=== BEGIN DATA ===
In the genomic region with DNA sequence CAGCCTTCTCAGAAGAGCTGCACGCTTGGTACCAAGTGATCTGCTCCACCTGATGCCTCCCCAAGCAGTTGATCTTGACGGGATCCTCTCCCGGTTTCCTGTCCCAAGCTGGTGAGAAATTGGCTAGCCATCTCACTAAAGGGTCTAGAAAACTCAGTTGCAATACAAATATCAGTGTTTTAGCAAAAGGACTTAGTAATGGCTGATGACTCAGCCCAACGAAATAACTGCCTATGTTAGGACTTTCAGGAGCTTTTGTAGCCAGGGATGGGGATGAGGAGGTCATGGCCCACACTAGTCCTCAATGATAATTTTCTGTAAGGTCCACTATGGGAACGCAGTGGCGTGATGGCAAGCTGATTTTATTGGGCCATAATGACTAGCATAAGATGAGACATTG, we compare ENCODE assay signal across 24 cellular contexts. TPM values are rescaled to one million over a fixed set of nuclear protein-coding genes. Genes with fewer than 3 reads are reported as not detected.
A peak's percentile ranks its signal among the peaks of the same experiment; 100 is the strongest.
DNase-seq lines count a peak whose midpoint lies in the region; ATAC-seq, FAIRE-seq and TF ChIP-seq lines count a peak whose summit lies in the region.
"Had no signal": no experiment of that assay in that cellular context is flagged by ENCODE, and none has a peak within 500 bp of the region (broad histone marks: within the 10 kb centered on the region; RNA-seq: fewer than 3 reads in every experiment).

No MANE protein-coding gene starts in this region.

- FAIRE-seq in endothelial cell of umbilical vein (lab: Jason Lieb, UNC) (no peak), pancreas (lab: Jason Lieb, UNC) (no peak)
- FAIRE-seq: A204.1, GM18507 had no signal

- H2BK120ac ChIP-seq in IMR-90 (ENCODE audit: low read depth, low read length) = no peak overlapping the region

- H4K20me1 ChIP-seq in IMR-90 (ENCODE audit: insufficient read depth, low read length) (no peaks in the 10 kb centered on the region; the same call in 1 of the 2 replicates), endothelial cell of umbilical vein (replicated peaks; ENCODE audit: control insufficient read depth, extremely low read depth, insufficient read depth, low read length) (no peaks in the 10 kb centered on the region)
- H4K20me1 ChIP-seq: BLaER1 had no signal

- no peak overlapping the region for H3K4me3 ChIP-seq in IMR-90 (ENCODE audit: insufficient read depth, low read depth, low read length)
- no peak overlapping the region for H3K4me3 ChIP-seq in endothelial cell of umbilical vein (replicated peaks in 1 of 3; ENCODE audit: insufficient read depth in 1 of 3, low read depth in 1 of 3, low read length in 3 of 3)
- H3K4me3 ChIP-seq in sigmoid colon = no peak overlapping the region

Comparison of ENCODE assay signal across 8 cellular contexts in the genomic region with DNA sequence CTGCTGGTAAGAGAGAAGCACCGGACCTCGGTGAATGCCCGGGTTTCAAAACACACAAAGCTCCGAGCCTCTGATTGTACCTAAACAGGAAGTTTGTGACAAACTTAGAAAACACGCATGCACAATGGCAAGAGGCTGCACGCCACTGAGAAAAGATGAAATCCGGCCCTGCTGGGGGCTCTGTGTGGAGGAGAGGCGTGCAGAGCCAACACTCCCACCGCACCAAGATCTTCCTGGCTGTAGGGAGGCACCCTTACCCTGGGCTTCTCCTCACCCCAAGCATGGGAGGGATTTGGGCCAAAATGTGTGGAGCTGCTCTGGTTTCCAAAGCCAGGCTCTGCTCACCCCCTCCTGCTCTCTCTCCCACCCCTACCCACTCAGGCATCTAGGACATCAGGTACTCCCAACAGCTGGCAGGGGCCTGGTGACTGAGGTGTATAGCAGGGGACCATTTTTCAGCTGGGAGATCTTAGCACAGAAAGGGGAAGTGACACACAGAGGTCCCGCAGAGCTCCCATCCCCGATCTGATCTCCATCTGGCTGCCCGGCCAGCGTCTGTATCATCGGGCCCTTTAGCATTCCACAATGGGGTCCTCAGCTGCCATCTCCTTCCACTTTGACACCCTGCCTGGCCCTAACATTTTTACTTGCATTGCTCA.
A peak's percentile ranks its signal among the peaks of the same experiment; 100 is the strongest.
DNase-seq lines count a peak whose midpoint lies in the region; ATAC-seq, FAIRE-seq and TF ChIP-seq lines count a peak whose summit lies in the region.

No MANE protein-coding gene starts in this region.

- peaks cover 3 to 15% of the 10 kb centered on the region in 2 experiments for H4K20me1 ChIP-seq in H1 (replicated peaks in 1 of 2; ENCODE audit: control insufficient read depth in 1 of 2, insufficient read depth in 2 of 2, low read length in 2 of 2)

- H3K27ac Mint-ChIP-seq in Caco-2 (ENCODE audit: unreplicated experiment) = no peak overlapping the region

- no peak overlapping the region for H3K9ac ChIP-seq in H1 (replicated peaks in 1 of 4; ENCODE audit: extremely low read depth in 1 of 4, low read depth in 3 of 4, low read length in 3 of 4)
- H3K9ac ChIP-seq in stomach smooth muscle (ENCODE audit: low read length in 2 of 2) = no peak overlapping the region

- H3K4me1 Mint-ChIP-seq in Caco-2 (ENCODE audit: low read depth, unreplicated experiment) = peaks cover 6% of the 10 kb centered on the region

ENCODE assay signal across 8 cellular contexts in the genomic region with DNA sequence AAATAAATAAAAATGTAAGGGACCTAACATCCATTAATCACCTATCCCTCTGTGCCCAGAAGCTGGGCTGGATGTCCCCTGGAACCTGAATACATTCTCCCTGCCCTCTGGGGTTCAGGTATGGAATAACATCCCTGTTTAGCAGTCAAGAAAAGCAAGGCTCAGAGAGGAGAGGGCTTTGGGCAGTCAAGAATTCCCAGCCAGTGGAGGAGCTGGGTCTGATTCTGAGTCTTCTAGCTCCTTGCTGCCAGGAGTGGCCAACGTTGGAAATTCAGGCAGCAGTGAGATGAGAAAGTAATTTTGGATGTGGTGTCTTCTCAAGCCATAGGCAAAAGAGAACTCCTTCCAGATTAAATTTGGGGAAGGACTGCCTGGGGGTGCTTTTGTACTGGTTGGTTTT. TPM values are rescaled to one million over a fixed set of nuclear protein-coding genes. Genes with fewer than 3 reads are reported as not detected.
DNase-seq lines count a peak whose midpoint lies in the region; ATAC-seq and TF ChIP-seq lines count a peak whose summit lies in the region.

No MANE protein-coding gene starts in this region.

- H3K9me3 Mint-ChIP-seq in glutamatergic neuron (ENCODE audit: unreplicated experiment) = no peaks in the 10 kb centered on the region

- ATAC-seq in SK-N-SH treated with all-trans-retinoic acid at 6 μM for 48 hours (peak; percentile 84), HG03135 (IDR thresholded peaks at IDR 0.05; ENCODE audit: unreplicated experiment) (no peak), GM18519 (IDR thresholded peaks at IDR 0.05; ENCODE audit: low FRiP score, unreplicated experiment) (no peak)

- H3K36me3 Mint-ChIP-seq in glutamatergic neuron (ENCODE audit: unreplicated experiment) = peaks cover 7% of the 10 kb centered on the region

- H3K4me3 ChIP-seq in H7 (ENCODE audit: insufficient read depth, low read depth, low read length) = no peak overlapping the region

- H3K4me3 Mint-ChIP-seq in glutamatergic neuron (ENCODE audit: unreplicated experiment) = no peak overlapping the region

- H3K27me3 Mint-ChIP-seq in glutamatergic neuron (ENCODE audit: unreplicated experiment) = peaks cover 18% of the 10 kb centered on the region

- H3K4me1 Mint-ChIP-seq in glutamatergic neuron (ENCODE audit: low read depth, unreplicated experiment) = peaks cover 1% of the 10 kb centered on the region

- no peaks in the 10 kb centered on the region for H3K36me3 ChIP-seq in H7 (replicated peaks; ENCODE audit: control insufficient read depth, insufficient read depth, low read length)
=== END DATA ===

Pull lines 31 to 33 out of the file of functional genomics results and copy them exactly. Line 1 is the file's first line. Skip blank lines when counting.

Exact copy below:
- H3K27me3 Mint-ChIP-seq in glutamatergic neuron (ENCODE audit: unreplicated experiment) = peaks cover 18% of the 10 kb centered on the region

- H3K4me1 Mint-ChIP-seq in glutamatergic neuron (ENCODE audit: low read depth, unreplicated experiment) = peaks cover 1% of the 10 kb centered on the region

- no peaks in the 10 kb centered on the region for H3K36me3 ChIP-seq in H7 (replicated peaks; ENCODE audit: control insufficient read depth, insufficient read depth, low read length)